The benefits of Tinder might come at a cost
By Jacob Foote
NIAGARA UNIVERSITY, NEW YORK – With the light of a new day, students across campus stumble out of bed and grab their phones, catching up on whatever they missed in their sleep. In the bathroom they’re swiping their screens left and right, seldom looking away during their morning business. Between (and during) classes, a quick vibration in one’s pocket alerts them to check their phone. At night, they type messages to one another when the only light in the room emanates from their screens and flows over their faces.
But they are not playing the latest mobile game or texting their friends. Instead, they are using Tinder, the immensely popular matchmaking app.
The basic premise of the app sees that users create profiles advertising themselves with pictures and maybe a description of oneself. From there, the app allows others to see that person (that is, their profile) and offers them the option to swipe right for “like” and left for “not interested.” Once two people “like” each other in this way, the app congratulates the users with a notification saying they matched and allows them to begin communicating with one another through a built-in text messaging system. At any time, one of them may cut-off the contact, or simply ignore the other person and go back to swiping.
“I’ve used in the past,” said junior Sofia Castro. “I was in Peru, and my friend was going to a concert and she was like ‘oh just download Tinder so you can talk to people’ so I was like, okay!”
An anonymous freshman said he used Tinder “just out of boredom, and it’s fun. It’s a nice little ego booster.”
Idealistically, this seems like an efficient way to meet a number of people in the pursuit of a relationship, or just to chat. However, not everyone is convinced.
“There’s just something about the concept of judging people based on how they look, swiping left, swiping right,” said sophomore Jack Klem. Rather than creating couples, he felt that the app – among other things – encourages hook-up culture. “I don’t think Tinder really helps with the situation.”
“I think it is sex driven. I’ve never heard a good outcome from it,” said sophomore Maria Pedini. “I think meeting people online is fine in a lot of cases, but Tinder is just different.” She felt that Tinder had a bad reputation, noting creepy experiences she had heard of.
In disagreement, Castro said, “I think it depends on the person, like it’s very subjective because I have a friend that literally met her boyfriend of like 4 months on Tinder.”
Dr. Tewksbury, Associate Professor of Communication Studies, seems to agree with Castro. In his eyes, the way media technology is used is determined by the user based on their desires. That is, there tends to be a variety of different functions one technology may serve.
“It’s like asking why people use twitter … it’s all up to the user,” he said.
While it is up to users how they use Tinder, many students felt the app fostered a sort of narcissism.
“I think it does everything that is kind of ‘instant gratification’ about our society,” said Castro. In her eyes, matches appear as a sort of self-validation. “I do think it’s more personal than it is about others.”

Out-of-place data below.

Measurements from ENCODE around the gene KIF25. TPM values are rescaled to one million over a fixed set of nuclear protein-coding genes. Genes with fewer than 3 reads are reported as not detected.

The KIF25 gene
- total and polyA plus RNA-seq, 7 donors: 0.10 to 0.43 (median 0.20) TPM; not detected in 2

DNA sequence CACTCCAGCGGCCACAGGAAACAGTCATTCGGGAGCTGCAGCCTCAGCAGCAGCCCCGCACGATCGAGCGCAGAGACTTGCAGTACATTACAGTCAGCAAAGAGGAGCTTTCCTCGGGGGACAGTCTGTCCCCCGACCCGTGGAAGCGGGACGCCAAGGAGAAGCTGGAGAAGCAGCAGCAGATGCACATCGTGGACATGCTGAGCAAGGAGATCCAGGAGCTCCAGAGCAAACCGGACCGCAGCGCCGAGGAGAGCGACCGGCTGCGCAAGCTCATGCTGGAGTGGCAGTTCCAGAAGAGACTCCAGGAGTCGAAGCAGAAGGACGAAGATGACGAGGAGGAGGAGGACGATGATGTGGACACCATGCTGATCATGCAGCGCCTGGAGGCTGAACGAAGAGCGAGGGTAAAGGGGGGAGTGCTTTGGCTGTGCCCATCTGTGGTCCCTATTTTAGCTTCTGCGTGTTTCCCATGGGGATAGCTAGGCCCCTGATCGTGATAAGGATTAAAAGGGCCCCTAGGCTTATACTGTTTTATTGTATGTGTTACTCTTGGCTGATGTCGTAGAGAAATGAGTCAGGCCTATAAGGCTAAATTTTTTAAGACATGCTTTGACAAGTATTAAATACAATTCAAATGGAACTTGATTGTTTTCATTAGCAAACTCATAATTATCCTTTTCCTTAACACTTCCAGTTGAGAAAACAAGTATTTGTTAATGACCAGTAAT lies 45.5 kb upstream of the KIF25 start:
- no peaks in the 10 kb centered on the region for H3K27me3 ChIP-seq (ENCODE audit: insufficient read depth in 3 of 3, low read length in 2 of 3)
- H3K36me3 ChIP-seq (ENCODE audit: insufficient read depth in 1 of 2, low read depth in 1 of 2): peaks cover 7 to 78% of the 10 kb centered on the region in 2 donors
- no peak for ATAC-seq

“I think it makes people more arrogant,” said an anonymous senior women. “I think it’s almost like a game, because that’s how I saw it.” Instead of looking at Tinder as a way to meet someone, she found herself interested in how many people she could match with. It was a gateway to attention.
However, attention for what?
“They only see your outside image,” said sophomore Cody Pinicwiki. “They don’t really see who you actually are, so they’re just seeing if you’re attractive or not.”
“Nobody wants to be judged that way, yet we all judge other people that way on something like Tinder,” said Dr. Tewksbury.
In a way, the mentality of consumption pervades through match-making apps like Tinder. With its emphasis on appearance and efficiency, participation in the “human market” seems at times to be of a detriment to its users.
“It almost dehumanizes people kinda,” said an anonymous junior Tinder user, noting the psychological effect of losing touch with the fact that you are browsing through human beings.
“If you’re looking for your match, you want to match personality and who you are. That’s not what pops up when you’re swiping left or right,” said Pedini.
Given the problems Tinder has, it comes with no surprise that people have a vision of a better way of doing things.
Pinicwiki, finding the image-based nature of Tinder unsatisfactory, advocated something like eHarmony where users have more to their profiles than just pictures. Klem agreed with this sentiment, saying a profile should include one’s interests, school major and general life goals.
Other students had a different approach in mind.
When asked what the ideal dating app would be, the anonymous freshman said “not using an app and going out to a public place and meeting a person.” Pedini agreed, saying nothing was ideal.
“An app where it tells you every local bar’s lady’s night, and you go out and you meet people in person,” said the anonymous junior. “I think that’s the perfect dating app. Anything that encourages human connection.”
While it might not be the most efficient way to meet people, perhaps efficiency isn’t what we need. Perhaps, more than ever, we need to focus on humanizing our relationships.